As for his obligation to his source, Salisbury says only that he "felt terrible" and now realizes that he should have pulled his byline from the story. But Salisbury continues to write for the paper, and he obeyed the order to rewrite the story to reveal the source's identity.
Isn't he ashamed to work for editors who have so little respect for the judgment of their reporters? Salisbury knew what he was doing was wrong, yet he played along once he had been overrruled. At the very least, he could have declined to rewrite the story. Reporters, like soldiers, have an obligation not to follow orders they know are wrong.
I was even more dismayed by the evident breakdown of professionalism among the editors of the Pioneer Press. If editors feel a source is trying to use their newspaper to manipulate the political process, they have a right — and in many cases an obligation — to kill the story. But revealing the identity of a source they considered "sleazy" while failing to mention their own decision to break a promise was cowardly.
The decisions of the Pioneer Press and the Minneapolis/St. Paul Star Tribune feed the perception among both potential sources and the public that jounalists are mercenaries, using the "truth" and the public's "right to know" only when convenient.
L.A. Times Shuffle
To the editor :
It is troubling that a publication that lives to monitor journalistic standards and practices can fail so eloquently, as you did in publishing Charles Rappleye's account of personnel changes at the Los Angeles Times.
Mr. Rappleye uses sweeping, overstated generalities and vagueness when specifics are called for. The transfers were "unprecedented"; people were moved from downtown to "far-flung bureaus"; demoted staff writers have an average age "over 50"; they were replaced by a "crew of young writers." Could we have numbers, please? While this information might not be easy to accumulate, Mr. Rappleye should have the wherewithal to find it. Otherwise, I might infer he is not as familiar with the situation as his story would have him sound.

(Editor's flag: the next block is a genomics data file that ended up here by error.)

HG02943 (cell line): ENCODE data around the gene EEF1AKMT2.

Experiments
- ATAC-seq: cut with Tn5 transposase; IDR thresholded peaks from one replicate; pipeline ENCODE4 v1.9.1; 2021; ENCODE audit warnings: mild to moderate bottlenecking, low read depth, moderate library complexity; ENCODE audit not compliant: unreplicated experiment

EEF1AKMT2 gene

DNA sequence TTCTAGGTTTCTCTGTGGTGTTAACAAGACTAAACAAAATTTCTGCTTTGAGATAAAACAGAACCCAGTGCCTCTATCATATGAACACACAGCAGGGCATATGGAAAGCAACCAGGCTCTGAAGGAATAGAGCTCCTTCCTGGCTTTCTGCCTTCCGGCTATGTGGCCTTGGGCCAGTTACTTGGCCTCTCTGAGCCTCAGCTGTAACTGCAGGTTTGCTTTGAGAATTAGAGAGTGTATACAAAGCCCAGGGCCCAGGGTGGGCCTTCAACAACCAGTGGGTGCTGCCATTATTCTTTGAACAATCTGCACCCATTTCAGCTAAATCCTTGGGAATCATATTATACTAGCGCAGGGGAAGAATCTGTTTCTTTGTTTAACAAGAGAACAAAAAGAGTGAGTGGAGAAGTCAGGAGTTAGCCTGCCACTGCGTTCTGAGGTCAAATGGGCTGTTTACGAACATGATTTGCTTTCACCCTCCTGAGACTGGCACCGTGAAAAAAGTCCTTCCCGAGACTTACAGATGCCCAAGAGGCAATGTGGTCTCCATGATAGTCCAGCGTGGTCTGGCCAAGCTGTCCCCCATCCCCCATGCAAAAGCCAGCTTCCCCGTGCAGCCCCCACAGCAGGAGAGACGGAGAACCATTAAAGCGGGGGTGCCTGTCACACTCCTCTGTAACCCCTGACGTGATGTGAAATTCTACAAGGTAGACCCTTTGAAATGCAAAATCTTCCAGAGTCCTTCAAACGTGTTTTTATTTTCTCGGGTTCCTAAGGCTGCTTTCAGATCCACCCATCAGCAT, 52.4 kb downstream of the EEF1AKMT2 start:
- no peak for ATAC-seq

You have spent column inch after column inch in WJR examining — and, quite rightfully, lamenting — the growing use of unidentified sources. Still, you allow Mr. Rappleye to make several assertions that are not attributed at all. According to Mr. Rappleye, the Times' metro staff is "angry and demoralized"; the transfers came "without notice or explanation"; management held a series of "extraordinary staff meetings...but staff resentment has proved persistent"; "Times managers cite budget pressures in making personnel changes"; under Otis Chandler from 1960 to 1980 "salaries reached peak levels and newsroom conflicts were frequently appealed to the executive suites"; and, Publisher David Laventhol brings an emphasis on "soft features" and maintains a " 'more distant, more corporate' style of management than Otis Chandler..."
Mr. Rappleye might be right in every case, but what evidence does he provide to help me decide? That is not even the most striking shortcoming in the piece. What happened to your sense of fairness? Did Mr. Rappleye give Shelby Coffey or David Laventhol or anyone at the Times a chance to answer the explicit and implicit criticisms? I don't see it here.